And as this photo shows, plenty of campervans and tourists milling around. The seal colony here is a major attraction and the views up and around this hill are superb. Due to the shoreline being lifted up to 2.5 metres, the harbour entrance had to be cleared for the Whale Watch tour boats. This could only be done by blasting a way through with dynamite. So the New Zealand Parliament had to pass a special emergency law to allow this to happen. What a job!
Kaikoura is famous for its Whale Watch Tours, dolphins and generally all things aquatic. Don’t expect an array of great restaurants. But there are a few gems to be found. No trip to New Zealand is complete without checking out the local Fish’n’Chips shop. The evening we arrived, this place, located in the main street, was humming. There was a queue going out of the shop and believe me, that’s always a great sign!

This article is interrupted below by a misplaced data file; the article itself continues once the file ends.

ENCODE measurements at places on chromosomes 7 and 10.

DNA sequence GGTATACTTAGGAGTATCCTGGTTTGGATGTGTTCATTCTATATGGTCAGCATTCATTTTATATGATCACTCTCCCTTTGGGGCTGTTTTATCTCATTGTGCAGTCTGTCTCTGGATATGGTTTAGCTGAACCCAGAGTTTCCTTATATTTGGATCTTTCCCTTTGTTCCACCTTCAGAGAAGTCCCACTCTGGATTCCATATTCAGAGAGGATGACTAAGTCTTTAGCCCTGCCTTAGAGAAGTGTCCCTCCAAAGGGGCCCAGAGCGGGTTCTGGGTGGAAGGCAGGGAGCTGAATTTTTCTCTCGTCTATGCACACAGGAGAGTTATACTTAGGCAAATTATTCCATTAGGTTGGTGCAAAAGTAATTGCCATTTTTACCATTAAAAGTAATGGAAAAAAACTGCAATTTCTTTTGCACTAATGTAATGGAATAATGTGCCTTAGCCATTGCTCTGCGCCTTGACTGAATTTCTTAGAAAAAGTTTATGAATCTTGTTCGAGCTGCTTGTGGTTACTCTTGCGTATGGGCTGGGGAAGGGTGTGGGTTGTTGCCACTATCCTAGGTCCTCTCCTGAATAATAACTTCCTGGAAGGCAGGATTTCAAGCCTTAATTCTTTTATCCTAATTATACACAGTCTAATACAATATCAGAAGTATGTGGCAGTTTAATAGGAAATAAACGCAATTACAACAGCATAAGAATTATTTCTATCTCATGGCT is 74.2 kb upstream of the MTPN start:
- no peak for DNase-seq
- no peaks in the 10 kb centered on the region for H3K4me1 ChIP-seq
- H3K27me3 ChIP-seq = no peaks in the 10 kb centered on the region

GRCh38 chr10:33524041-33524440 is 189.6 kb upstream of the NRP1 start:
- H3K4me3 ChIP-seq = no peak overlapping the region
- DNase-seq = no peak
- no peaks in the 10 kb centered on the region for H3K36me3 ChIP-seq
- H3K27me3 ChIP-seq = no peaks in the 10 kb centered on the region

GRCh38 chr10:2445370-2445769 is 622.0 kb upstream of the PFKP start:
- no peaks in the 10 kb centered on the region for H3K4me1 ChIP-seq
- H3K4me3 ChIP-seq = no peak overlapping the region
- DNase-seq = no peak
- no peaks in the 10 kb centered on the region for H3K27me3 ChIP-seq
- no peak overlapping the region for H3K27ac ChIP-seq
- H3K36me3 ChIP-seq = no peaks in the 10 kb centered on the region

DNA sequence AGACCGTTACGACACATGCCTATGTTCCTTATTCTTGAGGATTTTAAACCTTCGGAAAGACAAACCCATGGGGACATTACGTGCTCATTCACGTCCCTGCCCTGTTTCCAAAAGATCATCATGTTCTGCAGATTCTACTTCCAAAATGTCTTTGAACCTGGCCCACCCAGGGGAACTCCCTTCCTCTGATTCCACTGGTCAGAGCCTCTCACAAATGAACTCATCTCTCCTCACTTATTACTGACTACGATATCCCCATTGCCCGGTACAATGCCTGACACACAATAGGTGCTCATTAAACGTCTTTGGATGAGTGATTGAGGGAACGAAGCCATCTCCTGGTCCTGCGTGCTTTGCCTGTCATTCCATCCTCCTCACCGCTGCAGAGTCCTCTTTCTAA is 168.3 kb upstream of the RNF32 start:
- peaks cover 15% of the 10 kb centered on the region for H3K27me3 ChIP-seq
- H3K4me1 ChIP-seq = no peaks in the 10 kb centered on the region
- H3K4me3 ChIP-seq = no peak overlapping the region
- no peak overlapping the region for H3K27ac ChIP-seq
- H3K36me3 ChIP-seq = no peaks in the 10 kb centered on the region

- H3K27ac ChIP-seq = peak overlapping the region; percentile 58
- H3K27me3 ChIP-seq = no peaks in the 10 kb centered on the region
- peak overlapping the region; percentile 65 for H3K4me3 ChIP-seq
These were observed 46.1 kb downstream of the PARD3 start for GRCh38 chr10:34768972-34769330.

A handy hint if you’re doing the Kaikoura Road Trip for the very first time. Find out where all the locals are eating, because they’ll be the best places. If you continue through the township and go along the Peninsula, you’ll find the lovely Green Dolphin Restaurant – gets wonderful reviews. Also opposite the Green Dolphin there is a pub with views across the harbour and a great local vibe. If you travel further along for another 10 minutes or so, you’ll come across a great communal eating place with caravans selling grilled fish and salad.